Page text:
Blog > How Sitting All Day Can Hurt Your Productivity and Health

How Sitting All Day Can Hurt Your Productivity and Health

Get out of the chair, get more done
Man sitting working from desk

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Consider the amount of time you spend sitting each day. From your commute to your desk to the hours you spend relaxing on the couch before calling it a night, you spend a lot of time sitting. Even if you manage to squeeze in a morning walk with your dog or an evening trip to Equinox, you’re still spending the majority of the day off your feet.

Standing, however, can improve your health and your productivity, and in this article, we explore how getting out of your chair can help you get more done.

The Risks Associated with Prolonged Sitting

In numerous studies, researchers have identified the link between prolonged sitting and various health conditions, such as cancer, diabetes, cardiovascular problems, depression, dementia, blood clots, and lower back pain.

One study found that those who report over 23 hours of sedentary behavior per week have an almost 65% higher risk of cardiovascular disease mortality compared to those who sit for less than 11 hours per week.

According to Yale Medicine, there is even a correlation between prolonged sitting in adults and an increased risk of early death. In fact, according to a Mayo Clinic article, individuals who sit for more than eight hours per day face a comparable risk of mortality to those who smoke or are obese.

In addition to the many physical health implications of prolonged sitting, sitting also impacts mental health and productivity; notably, sitting impacts executive function, memory, attention, and visuospatial skills.

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5 Ways to Create a More Active Workday

While you probably can’t just stop working to reduce the time you spend at your desk, many doctors and other health professionals have devised practical and effective strategies to get their sedentary patients on their feet. These strategies can help you steer clear of the physical and mental health issues discussed above. If you’re ready to get started on getting active, read on!

1. Move Every 30 Minutes

As the writer notes in the Yale article mentioned above, individuals who rarely sit for more than 30 minutes at a time face the lowest risk of negative health consequences from prolonged sitting. To ensure you don’t sit for extended periods, you can use an app, timer, or a similar kind of technology to provide you with reminders to stand up and take a brief walk approximately every half-hour. In fact, many smartwatches or wearable health trackers have built-in features specifically designed to remind you to take short breaks and move every 30 minutes.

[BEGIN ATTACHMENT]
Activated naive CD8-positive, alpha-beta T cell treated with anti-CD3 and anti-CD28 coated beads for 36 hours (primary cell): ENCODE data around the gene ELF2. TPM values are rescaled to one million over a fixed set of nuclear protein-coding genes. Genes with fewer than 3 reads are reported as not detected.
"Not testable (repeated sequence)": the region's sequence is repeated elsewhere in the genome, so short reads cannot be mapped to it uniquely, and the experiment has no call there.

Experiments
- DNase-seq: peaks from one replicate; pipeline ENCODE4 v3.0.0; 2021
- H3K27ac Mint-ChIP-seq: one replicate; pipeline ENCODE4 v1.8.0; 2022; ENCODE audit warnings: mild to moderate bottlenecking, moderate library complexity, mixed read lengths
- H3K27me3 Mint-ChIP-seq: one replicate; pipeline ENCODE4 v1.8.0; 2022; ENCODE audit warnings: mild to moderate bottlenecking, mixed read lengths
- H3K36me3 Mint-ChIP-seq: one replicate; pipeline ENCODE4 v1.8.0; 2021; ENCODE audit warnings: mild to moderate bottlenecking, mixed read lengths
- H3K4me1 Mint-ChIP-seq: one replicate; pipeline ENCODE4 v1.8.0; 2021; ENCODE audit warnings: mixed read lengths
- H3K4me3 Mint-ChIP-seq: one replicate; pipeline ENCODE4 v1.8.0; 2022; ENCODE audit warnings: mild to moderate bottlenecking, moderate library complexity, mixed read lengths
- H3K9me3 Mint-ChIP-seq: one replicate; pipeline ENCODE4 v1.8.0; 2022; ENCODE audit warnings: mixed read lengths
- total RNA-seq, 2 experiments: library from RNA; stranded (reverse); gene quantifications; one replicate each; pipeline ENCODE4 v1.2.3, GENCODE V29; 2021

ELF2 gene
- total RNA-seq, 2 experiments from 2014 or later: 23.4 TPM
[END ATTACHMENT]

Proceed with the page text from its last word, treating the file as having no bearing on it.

2. Take Walking Meetings

Whether you have a lot of in-person or virtual meetings, walking meetings can be a game-changer for your health.

Invite your coworker to go on a stroll while discussing the day’s challenges. During virtual meetings, put in your AirPods and take a walk around your neighborhood.

While walking meetings aren’t suitable in every context, these meetings can offer you (and your colleagues) a straightforward strategy for getting some steps in while remaining productive with work.

3. Invest in Active Office Equipment

Consider investing in tools such as exercise ball chairs, under-the-desk ellipticals, or standing desks, which can keep you moving while you’re working. If you prefer not to buy new equipment, you can improvise by working from a high counter or using any suitable object to prop your laptop at a standing height.

4. Incorporate Exercises into Your Workday

By doing simple exercises such as squats, lunges, or stretches, you can keep your muscles active and your brain (and decision-making skills) sharp without ever having to change out of your office attire. Schedule in breaks during your workday to ensure you make time for movement.

5. Encourage a Culture of Movement

If you’re in a leadership position, advocate for and foster a culture that promotes movement. You may promote movement through workplace wellness challenges, health-oriented incentives, employee-accessible active office equipment, or even a corporate wellness program.

The Bottom Line

Prolonged sitting can negatively impact your health and productivity, but understanding the risks and implementing practical strategies to keep yourself moving can mitigate these effects and enhance your performance at work.

Remember, every little bit of movement adds up and improves your health and productivity. Implementing the small and manageable changes outlined above into your daily routine can lead to healthy habits that last a lifetime.

Curious to learn more strategies for improving your team’s health this year? Register for our Health Principles workshop and hear from an amazing lineup of health experts!

Disclaimer: This article is for general informational purposes only and is not intended to be and should not be taken as professional medical, psychological, legal, investment, financial, accounting, or tax advice. Arootah does not warrant or guarantee the accuracy, reliability, completeness, or suitability of its content for a particular purpose. Please do not act or refrain from acting based on anything you read in our newsletter, blog or anywhere else on our website.

Tags:  Fitness | Health
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